Skip to Content
Skip to Table of Contents

← Previous Article Next Article →

ATPM 16.10
October 2010


How To



Download ATPM 16.10

Choose a format:

How To

by Matthew Glidden,

Record a Skype Conversation With Audio Hijack Pro

ATPM’s WireTap Anywhere review (August 2010) included one recording example, mixing my Mac’s mic input and a Skype conversation for editing in Audacity, an open source audio editor. I use that combo to record podcasts, live music, business calls, and so forth.

A reader asked about more casual options, since WireTap Anywhere covers a much wider range of features than Skype recording and its $129 license isn’t peanuts for home users. Audio Hijack Pro offers a single package for capturing any Mac audio (hardware and software), so that’s one to try if you don’t need WireTap’s more sophisticated source mixing.

This article repeats my review example, substituting Audio Hijack Pro for WireTap Anywhere. Find its trial version at developer Rogue Amoeba’s download page. (Registration costs $32 and removes a 10-minute usage limit.)

Audio Hijack Pro’s Interface

Audio Hijack Pro’s main window lists your audio sources (hardware and software) along the left side, basic controls along its top edge, and advanced options in the middle.


Audio Hijack Pro’s main window.

We want to capture Skype audio, so we need Audio Hijack Pro’s two main features. The first, Hijack, takes control of a selected hardware or software source. I snapped the above screen shot after starting Hijack on Skype (note its timer at two seconds). The second is Default System Input. Audio Hijack Pro added a small circle icon next to both names, showing they’re ready to go. Choose Record to start the audio capture.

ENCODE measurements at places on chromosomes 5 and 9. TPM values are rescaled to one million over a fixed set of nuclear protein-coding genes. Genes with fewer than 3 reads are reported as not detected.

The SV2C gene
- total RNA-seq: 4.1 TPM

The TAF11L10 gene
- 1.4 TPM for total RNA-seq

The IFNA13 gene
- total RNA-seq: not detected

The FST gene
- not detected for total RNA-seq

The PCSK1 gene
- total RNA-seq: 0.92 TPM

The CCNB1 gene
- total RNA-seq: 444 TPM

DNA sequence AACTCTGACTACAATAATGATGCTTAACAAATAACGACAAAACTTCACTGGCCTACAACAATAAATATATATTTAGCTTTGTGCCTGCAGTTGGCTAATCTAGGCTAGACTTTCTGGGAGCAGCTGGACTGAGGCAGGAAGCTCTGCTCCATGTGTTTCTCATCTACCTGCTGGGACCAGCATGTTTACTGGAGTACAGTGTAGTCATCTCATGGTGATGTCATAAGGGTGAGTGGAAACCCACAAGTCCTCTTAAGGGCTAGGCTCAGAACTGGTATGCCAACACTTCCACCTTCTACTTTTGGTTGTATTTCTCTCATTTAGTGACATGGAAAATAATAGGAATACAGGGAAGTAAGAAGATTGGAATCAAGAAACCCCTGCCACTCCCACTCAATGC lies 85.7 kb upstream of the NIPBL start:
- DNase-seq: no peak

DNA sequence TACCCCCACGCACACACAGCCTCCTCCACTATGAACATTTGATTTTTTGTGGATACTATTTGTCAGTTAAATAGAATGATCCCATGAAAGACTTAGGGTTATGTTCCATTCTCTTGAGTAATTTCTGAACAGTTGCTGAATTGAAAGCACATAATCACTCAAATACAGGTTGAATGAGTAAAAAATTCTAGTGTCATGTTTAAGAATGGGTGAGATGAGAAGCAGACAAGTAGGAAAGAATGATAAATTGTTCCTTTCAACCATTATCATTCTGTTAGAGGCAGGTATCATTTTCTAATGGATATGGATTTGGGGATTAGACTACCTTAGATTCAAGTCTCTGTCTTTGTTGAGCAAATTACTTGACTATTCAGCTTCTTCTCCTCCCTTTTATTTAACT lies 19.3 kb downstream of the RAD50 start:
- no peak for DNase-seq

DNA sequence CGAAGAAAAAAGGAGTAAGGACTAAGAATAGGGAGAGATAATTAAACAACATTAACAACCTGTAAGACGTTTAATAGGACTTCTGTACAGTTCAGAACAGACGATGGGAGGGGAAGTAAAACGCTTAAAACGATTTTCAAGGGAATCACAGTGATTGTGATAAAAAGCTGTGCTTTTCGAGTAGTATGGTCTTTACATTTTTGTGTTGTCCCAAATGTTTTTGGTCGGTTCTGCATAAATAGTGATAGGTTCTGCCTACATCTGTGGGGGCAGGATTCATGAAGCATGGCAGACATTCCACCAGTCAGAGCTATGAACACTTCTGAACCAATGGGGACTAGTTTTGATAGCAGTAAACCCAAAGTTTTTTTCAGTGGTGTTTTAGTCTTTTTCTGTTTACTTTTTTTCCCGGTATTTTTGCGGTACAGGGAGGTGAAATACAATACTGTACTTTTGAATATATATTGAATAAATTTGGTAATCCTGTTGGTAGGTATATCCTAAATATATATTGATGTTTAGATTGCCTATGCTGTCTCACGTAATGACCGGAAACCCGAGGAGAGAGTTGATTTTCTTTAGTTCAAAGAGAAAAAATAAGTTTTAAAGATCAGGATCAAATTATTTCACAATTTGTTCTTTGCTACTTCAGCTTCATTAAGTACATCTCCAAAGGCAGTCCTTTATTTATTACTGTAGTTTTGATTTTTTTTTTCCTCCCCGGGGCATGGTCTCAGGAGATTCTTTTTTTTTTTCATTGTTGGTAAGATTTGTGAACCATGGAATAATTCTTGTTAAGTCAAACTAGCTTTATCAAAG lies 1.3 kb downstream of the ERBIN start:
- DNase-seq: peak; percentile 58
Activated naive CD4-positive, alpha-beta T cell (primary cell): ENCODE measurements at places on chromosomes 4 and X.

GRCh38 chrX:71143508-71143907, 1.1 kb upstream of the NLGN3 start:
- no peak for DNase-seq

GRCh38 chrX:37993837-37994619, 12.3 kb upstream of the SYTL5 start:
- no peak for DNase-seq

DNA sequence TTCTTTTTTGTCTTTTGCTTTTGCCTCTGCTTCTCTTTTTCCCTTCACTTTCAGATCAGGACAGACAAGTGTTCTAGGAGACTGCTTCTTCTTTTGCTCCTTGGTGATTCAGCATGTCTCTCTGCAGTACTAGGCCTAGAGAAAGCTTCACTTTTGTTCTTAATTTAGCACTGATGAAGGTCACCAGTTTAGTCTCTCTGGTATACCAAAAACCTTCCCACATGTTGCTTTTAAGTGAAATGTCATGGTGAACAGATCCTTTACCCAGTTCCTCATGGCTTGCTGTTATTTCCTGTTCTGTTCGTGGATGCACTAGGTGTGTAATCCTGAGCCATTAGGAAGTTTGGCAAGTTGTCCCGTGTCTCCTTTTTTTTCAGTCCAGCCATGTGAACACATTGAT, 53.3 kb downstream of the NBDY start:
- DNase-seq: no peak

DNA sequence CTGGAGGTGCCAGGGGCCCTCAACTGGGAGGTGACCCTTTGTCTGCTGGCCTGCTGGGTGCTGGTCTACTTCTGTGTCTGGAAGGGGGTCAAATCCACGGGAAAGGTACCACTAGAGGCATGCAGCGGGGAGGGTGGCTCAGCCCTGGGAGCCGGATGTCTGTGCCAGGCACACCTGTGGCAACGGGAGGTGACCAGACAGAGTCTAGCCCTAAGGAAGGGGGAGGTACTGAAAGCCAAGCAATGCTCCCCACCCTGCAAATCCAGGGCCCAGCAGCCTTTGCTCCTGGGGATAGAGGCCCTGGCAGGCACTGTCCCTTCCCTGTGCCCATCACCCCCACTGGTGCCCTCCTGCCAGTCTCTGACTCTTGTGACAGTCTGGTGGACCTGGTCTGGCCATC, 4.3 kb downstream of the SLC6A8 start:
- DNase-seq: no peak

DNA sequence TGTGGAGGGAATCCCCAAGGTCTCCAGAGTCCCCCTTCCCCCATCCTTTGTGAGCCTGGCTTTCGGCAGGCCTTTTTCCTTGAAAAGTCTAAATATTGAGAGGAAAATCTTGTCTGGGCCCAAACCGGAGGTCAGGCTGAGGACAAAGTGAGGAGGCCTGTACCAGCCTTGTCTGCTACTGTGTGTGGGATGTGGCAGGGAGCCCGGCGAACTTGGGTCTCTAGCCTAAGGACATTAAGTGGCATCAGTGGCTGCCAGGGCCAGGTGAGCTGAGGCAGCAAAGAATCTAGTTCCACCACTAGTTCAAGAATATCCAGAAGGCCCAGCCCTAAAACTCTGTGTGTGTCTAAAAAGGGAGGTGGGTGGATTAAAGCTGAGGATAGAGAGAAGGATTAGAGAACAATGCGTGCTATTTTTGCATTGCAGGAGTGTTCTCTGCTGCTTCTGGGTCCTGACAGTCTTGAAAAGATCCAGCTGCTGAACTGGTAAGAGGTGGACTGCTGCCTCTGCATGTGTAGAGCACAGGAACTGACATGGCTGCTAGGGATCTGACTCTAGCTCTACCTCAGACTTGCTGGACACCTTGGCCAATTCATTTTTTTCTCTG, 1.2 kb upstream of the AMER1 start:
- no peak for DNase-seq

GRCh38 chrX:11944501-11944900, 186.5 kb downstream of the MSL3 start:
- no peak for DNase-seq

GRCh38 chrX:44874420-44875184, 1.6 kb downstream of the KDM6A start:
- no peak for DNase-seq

Recording the Skype conversation.

Skype recording in progress! Audio Hijack Pro counts both elapsed time and total space used. If you’re using multiple sources, remember to choose Record for each one. I captured my mic input on its own for later editing.


Audio Hijack Pro’s Recording Bin.

Once you stop capture, Audio Hijack Pro drops your audio into the Recording Bin. Each source gets its own file, named by source and time. You have to rename them from an Inspect sub-window, which breaks tradition with the Mac OS X Finder, but that’s a minor quibble.

If you don’t need to modify your audio, that’s it! For further work, choose “Open In Editor” from the Recording Bin menu. On my Mac, that sends the file to Audacity.


Editing my Skype conversation in Audacity.

As mentioned above, Audio Hijack Pro’s trial version includes a limit—it adds static to your conversation ten minutes after the hijack starts. I kept my example under six minutes to avoid that extra noise.

Have other examples or software to nominate? Feel free to mention them in the comments.

Also in This Series

Reader Comments (3)

Mike · October 3, 2010 - 15:57 EST #1
Make sure that it is not against the law to record Skype calls without the person being recorded knowing about it. In my state I think it is illegal.
Daniel Alex Finkelstein · October 7, 2010 - 03:24 EST #2
Call Recorder for Skype automatically records audio and video (if video is on) for all calls at any length

It's $20, configurable as to where recordings go, thresholds for when to 'kill' a recording (such as setting a 30 second limit for a 'conversation'), and the format is mp4.

You can find out if your state requires one-or-all party notifications for recording on Wikipedia.
mekky · August 16, 2012 - 01:52 EST #3
as for me, i prefer to use this nice skype calls recorder, i'd recommend it!) but thanx for info)

Add A Comment

 E-mail me new comments on this article